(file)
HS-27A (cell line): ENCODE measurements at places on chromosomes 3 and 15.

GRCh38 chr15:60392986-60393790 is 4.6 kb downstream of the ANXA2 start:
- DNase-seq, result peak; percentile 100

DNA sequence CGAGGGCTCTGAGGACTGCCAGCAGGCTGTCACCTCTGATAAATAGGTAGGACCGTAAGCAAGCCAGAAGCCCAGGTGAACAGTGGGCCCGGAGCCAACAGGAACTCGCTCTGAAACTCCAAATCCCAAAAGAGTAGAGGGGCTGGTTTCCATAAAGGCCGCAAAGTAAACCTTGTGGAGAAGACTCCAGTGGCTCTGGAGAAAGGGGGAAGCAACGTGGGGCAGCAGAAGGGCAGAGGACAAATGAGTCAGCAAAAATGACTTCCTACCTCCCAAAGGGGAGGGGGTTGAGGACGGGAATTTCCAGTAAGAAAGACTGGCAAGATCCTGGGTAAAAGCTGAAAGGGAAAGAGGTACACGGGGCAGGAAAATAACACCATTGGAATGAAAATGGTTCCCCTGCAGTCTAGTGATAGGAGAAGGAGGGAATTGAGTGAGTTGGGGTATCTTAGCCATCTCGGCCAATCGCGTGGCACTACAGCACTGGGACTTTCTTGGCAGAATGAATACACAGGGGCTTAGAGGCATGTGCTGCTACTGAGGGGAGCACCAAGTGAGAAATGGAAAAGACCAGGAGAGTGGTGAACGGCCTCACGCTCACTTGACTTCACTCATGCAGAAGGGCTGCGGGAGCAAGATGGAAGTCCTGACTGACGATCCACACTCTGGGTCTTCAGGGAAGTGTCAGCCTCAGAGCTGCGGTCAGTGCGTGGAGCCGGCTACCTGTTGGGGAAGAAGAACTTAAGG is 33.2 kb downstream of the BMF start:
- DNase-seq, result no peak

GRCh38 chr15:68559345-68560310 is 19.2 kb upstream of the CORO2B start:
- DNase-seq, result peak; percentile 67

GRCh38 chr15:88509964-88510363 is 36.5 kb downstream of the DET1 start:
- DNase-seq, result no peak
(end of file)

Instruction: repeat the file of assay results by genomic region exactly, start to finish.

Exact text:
HS-27A (cell line): ENCODE measurements at places on chromosomes 3 and 15.

GRCh38 chr15:60392986-60393790 is 4.6 kb downstream of the ANXA2 start:
- DNase-seq, result peak; percentile 100

DNA sequence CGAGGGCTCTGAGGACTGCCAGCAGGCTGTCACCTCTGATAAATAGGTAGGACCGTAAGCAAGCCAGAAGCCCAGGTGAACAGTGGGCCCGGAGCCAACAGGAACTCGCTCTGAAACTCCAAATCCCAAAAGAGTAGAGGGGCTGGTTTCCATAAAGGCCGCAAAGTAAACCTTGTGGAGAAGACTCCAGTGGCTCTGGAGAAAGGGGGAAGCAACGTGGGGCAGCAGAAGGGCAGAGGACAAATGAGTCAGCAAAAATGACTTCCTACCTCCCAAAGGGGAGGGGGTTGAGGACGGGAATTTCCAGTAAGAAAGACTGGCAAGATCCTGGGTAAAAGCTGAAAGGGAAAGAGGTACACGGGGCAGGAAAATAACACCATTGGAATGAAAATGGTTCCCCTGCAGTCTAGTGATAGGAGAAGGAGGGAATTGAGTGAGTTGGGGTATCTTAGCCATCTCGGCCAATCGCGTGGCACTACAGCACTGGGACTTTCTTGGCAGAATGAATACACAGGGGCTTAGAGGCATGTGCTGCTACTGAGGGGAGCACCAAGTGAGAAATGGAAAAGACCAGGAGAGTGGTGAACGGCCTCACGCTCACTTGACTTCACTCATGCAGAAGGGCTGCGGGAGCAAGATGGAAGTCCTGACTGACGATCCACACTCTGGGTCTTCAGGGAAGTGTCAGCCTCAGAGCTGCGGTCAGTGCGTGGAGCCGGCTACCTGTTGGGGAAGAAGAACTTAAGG is 33.2 kb downstream of the BMF start:
- DNase-seq, result no peak

GRCh38 chr15:68559345-68560310 is 19.2 kb upstream of the CORO2B start:
- DNase-seq, result peak; percentile 67

GRCh38 chr15:88509964-88510363 is 36.5 kb downstream of the DET1 start:
- DNase-seq, result no peak